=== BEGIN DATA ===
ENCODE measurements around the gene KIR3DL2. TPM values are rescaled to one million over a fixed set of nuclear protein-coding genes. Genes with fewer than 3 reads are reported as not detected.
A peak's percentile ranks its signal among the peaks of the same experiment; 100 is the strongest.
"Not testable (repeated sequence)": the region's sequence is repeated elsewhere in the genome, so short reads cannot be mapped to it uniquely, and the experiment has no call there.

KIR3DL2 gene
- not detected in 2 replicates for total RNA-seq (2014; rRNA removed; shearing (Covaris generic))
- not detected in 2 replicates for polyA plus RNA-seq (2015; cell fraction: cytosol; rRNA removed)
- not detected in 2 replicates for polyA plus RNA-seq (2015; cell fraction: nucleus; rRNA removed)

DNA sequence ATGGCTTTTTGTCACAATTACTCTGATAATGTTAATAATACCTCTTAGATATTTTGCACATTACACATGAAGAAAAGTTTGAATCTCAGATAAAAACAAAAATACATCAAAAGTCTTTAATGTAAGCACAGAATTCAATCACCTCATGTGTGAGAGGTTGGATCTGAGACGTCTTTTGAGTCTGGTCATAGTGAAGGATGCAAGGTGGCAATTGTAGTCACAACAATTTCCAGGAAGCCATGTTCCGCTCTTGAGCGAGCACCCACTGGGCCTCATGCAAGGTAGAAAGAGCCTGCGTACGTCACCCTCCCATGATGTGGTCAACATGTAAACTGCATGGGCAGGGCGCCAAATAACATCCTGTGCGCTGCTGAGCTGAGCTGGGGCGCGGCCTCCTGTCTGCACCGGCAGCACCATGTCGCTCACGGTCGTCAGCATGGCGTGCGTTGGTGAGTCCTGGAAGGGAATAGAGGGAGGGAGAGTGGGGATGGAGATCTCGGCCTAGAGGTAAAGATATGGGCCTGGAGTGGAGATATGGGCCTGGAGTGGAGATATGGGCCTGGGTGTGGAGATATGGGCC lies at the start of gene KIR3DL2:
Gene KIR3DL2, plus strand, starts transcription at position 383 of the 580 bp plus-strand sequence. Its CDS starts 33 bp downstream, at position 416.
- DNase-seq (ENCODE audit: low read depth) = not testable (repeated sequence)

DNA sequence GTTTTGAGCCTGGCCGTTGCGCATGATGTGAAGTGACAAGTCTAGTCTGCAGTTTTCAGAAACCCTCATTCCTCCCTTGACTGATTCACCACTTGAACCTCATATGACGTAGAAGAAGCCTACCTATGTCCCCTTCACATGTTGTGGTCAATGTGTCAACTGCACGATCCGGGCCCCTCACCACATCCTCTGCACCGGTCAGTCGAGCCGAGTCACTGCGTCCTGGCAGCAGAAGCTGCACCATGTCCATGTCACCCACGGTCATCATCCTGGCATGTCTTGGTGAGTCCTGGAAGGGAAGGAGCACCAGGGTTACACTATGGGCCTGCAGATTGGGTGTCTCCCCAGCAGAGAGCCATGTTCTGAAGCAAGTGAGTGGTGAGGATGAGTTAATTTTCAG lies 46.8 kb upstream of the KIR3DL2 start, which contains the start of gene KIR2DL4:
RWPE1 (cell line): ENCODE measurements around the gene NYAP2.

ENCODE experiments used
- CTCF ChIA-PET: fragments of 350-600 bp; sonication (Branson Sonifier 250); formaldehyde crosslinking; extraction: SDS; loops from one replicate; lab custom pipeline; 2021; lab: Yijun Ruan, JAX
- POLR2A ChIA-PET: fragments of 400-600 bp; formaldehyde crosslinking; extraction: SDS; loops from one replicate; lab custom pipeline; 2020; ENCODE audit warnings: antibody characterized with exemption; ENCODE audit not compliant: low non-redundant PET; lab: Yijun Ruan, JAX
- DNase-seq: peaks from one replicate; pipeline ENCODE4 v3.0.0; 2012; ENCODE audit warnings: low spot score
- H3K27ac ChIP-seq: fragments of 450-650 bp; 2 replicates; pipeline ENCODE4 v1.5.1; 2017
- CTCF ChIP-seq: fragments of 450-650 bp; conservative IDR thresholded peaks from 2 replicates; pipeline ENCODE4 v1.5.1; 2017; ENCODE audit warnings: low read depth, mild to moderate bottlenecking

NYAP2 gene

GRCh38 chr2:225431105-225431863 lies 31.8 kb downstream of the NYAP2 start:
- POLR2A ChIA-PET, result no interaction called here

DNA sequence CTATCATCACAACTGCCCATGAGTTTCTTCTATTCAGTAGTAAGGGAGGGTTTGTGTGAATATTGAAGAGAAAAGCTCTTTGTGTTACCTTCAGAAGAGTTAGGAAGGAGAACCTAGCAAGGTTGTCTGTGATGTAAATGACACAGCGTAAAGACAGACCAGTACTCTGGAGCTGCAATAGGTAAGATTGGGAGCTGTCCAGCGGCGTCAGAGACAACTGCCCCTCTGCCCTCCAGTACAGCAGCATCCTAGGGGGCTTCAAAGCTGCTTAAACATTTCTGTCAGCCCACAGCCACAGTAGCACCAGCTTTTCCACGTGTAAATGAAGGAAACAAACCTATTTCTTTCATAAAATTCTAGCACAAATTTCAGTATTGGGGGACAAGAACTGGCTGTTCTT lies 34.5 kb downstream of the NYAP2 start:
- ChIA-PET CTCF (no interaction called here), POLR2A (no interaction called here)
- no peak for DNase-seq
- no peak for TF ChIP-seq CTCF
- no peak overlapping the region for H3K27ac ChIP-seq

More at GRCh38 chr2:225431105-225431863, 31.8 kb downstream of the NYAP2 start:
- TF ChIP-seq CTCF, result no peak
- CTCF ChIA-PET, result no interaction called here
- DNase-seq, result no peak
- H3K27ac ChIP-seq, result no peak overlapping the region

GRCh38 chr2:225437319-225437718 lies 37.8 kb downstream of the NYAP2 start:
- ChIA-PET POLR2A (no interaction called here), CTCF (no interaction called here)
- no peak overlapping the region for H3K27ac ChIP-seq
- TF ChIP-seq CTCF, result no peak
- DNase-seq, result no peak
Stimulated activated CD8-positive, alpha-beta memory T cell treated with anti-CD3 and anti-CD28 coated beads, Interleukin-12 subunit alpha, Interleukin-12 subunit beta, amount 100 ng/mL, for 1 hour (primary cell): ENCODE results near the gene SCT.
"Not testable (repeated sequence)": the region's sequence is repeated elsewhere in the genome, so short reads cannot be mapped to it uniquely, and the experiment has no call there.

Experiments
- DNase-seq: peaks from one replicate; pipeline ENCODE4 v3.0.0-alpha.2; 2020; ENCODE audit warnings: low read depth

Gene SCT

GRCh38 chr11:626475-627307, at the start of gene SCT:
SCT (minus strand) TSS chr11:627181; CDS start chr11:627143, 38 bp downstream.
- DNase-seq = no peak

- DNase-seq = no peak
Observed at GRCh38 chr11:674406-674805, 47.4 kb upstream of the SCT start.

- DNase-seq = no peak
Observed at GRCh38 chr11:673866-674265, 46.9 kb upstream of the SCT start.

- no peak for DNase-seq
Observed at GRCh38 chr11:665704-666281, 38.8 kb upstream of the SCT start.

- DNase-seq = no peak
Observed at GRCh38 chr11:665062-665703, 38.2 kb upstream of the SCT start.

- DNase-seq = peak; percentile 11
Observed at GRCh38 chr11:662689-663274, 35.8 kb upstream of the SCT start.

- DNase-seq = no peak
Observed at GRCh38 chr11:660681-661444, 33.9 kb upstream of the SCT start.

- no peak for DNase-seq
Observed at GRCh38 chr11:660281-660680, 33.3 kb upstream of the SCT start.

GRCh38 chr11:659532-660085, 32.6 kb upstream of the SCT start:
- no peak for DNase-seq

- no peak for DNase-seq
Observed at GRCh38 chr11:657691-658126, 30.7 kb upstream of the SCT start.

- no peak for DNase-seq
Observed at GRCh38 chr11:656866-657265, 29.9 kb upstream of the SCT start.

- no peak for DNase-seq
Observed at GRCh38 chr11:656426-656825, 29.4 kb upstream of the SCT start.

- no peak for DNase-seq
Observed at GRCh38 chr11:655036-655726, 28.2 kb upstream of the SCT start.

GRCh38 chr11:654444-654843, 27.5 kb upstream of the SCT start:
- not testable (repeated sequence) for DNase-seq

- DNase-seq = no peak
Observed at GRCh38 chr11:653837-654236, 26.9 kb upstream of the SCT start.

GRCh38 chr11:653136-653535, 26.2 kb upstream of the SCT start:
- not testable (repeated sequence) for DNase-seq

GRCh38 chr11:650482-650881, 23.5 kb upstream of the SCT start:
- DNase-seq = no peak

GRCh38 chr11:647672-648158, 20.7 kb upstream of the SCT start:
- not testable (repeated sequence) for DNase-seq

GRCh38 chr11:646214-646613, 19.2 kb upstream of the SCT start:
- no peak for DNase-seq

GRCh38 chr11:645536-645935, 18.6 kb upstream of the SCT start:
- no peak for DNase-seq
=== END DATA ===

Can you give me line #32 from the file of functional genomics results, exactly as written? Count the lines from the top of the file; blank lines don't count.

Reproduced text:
GRCh38 chr2:225437319-225437718 lies 37.8 kb downstream of the NYAP2 start: